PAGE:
Chiefs Grades: Offensive Disaster
The Kansas City Chiefs lost in Arrowhead Stadium for the first time in over a calendar year against the Tampa Bay Buccaneers.
For the third straight week the Chiefs had trouble moving the ball and stopping the opposing offense on third down. A casual observer might say that in the NFL anything can happen and winning is all that’s important. While true, the trend the Chiefs are currently exhibiting is disturbing. For three games now the Chiefs have not played a team with a winning record but could realistically be on a three game losing streak.
Now they have three straight games against contenders and two of them are on the road. Right now the Chiefs are just as likely to be 9-7 as 13-3 or 12-4 when the season comes to an end. If the offense can’t start producing touchdowns in the red zone and more than four third down conversions per game then they could miss the playoffs entirely.
Alex Smith is the issue. Andy Reid is the issue. The identity of the offense is the issue. This is not new information but the regression of this offense is going to sink this ship. Both Andy Reid and Alex Smith tried to take all of the blame upon themselves for the loss and yes they should have. I don’t care that the defense gave up a lot of third downs when the offense has scored two redzone touchdowns out of their last eight. Sam Mellinger of the Kansas City Star let loose on Smith and explained why he is holding back a very promising season.
The truth is that the Chiefs have made their bed with Alex Smith and now they have to lie in it. I ave been a big supporter of Smith mostly because he is an awesome person and teammate, not because he is a great quarterback. For now there just isn’t another option. The only thing the Chiefs could have done (and it’s a big one) was draft any of the three or four quarterbacks that were available at the time.
But they thought they were ready to win now and needed an established guy under center. This next year’s draft class looks as sad as 2013’s with virtually no quarterbacks scouted as remotely NFL ready. Buckle up, Chiefs fans, Smith is here for at least one more year.
The defense did what it could. It didn’t do it very well but without Marcus Peters and with Dee Ford leaving early due to injury, allowing 12 points through 3.5 quarters isn’t terrible. The defense consistently gets put in terrible positions by the offense and by the end they are completely exhausted. Think if he didn’t have to work so hard and often in Carolina that Peters might have been on the field Sunday. The defense forced fourth down in the redzone which for most teams is good enough to win. Who knew that one of the worst kickers in the league would go 4 for 4 on field goals and hit his only extra point attempt on a day where kickers were missing everything?
The reason this unit gets a C is because Tampa started an offensive line of backups and got zero sacks. Their only turnover occurred on a fluke fumble by Jameis Winston where he tried not to throw and it slipped out of his hand. They allowed 11-of-16 third downs to be converted including a game sealing third and three. Still good enough to win with an offense that actually produces but not what we expect from a “championship” defense.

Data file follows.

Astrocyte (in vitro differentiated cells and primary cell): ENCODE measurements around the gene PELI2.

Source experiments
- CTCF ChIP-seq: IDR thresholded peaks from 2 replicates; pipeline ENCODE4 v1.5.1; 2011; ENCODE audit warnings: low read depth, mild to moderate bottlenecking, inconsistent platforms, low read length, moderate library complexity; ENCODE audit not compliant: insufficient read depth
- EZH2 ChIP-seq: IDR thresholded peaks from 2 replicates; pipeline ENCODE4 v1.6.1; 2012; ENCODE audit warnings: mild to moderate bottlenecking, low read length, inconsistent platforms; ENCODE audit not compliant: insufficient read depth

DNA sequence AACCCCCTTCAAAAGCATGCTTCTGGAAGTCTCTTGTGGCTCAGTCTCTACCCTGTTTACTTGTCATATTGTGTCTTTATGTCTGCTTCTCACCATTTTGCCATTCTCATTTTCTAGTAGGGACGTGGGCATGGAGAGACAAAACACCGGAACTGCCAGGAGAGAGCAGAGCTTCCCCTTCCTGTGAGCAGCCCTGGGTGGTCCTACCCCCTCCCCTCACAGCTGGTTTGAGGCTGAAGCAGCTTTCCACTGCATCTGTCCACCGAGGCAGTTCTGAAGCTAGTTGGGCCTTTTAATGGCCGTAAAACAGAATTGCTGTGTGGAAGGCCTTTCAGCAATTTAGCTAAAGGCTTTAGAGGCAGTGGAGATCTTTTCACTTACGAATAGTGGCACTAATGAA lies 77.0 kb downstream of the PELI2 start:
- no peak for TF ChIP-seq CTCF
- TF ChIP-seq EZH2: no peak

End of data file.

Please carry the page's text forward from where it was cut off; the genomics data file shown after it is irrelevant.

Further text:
Special Teams: A-
Still the unit that functions well when everything else is going bad. Dustin Colquitt had an especially good day punting. Without Tyreek Hill in coverage however it was tough to stop one of the bigger returns. Cairo Santos was again solid in kicking under pressure. It seems like he is always under pressure with his kicks but we have yet to blame Santos for any game lost and that is the mark of a good kicker. The only area of special teams that struggled was the return game. Only Hill managed to get the ball past the 25-yard line on a kick return.
The offensive and defensive game plans were simply terrible. The Chiefs struggled to get pressure on Jameis WInston despite having Justin Houston and Dee Ford on the field at the same time. However, the way the pass defense played you’d think the Chiefs were blitzing 8 guys on every play. In truth the Chiefs don’t blitz often unless it is 3rd and long. So why was the secondary still getting absolutely torched?
It wasn’t deep downfield, it was screens and intermediate routes. Let that sink in. The Chiefs defense had a hard time stopping a team that they basically face every practice. That is how the Chiefs offense gets points. They get you with intermediate routes and screens until the red zone and field goal kick you to death. And the defense acted like this was the first time they had seen it.
Offensively the Chiefs seemed to think that only one team could have that philosophy in a single stadium so they refused play their game. Instead they ran the ball until they found short yardage situations.
Then they ran routes that took forever to develop so that Smith could panic and throw extremely off target. It got so bad that instead of trusting Smith to make a call near the goal line, Reid admitted that he called a play action fake with one read. The play relied on Bucs safety Chris Conte to fall for the fake run. The Chiefs had not run the ball with Ware near the goal line to that point. Instead he stayed back and nearly dropped the interception he was so surprised Smith actually threw it right to him.
Try to have a great Thanksgiving, Chiefs fans! Maybe this will be the turning point for a team that desperately needs one. This next game will be an excellent barometer for how the season will end for Kansas City.